With a travel-friendly eSIM, you can use a second active connection in Europe while keeping your "home" SIM active. This can help you get calls from your regular phone number even if you use a different carrier's Europe data plan.

It's important to note that data roaming charges from your home carrier may be very high if you travel from outside the European Union. An eSIM plan for Europe will automatically connect you to the best carriers at a low fixed price. Nothing terrible will happen.

Phones that can use an eSIM card from Europe

Each year, more and more phone models can use eSIM. Check out this page for a complete list of laptops, tablets, and phones that can use eSIM.

Google Pixel 2, iPhone XS/XR, and Samsung Galaxy S20 were the first phones that could use eSIM. The iPhone 13 can have two active eSIM simultaneously, while most other phones can only handle one.

Almost all of these devices support dual SIM, so you can either have multiple physical SIM cards or one physical SIM card and at least one eSIM.

Make sure your phone is unlocked before you switch SIM cards. Phones you buy from carriers for little or no money upfront are often locked to the network so that the carrier can keep making money off of you. To find out if your phone is locked, try calling your carrier's help desk or borrowing a SIM card from a friend on a different network. Here are some other ways to check whether or not your phone is locked to a network.

 

eSIM is used in some European countries.

At the moment, you can use an eSIM in the following European countries: Armenia, Austria, Belgium, Bulgaria, Cyprus, Czech Republic, Denmark, Estonia, Finland, France, Georgia, Germany, Greece, Hungary, Ireland, Italy, Jersey, Latvia, Liechtenstein, Lithuania, Luxembourg, Malta, Netherlands, Norway, Portugal, Romania, Slovakia, Slovenia, Spain, Sweden, and the United Kingdom.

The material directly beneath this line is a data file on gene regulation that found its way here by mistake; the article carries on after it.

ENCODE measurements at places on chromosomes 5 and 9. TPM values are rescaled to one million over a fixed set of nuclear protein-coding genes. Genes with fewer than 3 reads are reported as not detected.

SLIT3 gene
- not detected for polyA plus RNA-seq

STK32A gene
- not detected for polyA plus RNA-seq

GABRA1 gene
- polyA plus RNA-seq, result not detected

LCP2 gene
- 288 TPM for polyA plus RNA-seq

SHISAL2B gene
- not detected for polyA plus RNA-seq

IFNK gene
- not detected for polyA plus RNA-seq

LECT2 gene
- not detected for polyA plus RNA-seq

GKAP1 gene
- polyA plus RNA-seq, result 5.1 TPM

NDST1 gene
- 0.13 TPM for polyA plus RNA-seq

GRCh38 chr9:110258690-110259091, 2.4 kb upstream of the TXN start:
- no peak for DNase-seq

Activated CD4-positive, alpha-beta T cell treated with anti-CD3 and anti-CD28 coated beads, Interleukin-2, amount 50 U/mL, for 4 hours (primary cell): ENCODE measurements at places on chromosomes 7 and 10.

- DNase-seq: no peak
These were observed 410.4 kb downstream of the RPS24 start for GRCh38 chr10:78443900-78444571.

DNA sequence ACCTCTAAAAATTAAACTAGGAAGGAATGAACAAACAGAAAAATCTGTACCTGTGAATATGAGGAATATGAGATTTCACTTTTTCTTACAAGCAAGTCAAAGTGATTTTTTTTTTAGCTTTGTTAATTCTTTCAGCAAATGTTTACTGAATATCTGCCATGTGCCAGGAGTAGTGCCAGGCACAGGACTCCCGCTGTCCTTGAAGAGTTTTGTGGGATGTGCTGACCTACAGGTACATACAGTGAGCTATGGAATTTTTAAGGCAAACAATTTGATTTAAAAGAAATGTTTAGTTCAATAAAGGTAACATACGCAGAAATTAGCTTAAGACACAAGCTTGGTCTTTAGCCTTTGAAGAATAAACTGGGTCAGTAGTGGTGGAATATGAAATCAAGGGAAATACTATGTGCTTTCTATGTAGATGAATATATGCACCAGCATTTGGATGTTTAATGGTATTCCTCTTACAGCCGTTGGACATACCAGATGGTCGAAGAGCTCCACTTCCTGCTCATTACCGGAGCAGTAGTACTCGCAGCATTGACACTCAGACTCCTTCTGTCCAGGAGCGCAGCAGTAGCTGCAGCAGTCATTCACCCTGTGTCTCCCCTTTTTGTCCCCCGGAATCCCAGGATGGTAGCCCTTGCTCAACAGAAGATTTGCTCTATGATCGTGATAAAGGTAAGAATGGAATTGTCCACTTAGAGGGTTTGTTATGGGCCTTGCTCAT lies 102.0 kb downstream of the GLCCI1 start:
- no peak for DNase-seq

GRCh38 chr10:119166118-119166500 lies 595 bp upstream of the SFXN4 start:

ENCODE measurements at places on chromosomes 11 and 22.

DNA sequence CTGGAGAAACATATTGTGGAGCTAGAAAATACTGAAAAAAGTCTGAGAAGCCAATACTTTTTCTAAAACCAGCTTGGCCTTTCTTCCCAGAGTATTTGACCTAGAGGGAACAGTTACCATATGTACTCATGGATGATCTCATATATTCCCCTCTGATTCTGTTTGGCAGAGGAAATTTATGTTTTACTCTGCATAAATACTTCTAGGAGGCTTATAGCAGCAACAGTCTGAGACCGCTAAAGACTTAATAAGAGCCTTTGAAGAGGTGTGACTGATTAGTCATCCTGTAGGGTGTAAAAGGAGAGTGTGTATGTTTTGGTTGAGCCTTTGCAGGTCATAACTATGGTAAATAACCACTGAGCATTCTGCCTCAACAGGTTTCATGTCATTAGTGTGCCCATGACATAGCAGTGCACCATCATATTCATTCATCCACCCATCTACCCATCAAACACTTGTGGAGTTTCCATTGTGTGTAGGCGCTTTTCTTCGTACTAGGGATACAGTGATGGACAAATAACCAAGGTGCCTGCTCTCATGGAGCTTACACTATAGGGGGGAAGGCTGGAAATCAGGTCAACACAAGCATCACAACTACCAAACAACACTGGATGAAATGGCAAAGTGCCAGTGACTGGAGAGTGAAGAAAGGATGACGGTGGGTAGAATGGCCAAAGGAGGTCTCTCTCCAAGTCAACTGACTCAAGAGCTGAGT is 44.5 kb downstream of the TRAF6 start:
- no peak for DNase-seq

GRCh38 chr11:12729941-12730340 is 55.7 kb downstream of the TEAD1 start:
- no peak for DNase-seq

Check with your chosen eSIM provider again to ensure which countries are supported. Some eSIM providers, for example, include micro-countries and non-continental regions/territories (like Martinique) or even the USA. If you're only going to be in continental Europe, you probably won't need that. But this is when it's best to plan your trip ahead of time instead of waiting until the last minute.

 

Compare the best European eSIM plans.

Now that you're ready to buy a prepaid eSIM for your upcoming trip to Europe, which provider should you go with? eSIM providers are all trying to get your business, and their prices are very fair. I've compared the best ones to save you time. I read their fine print, scoured their websites for answers in FAQs, tried to buy something online, and read customer reviews.

The most important thing about each eSIM plan is the amount of data you can use (measured in gigabytes) and how long it is valid (in days). But don't forget to check the list of devices that work with it. I don't care if I don't have voice or text service on a short trip (less than a month) because I can get by with data and WhatsApp or Skype.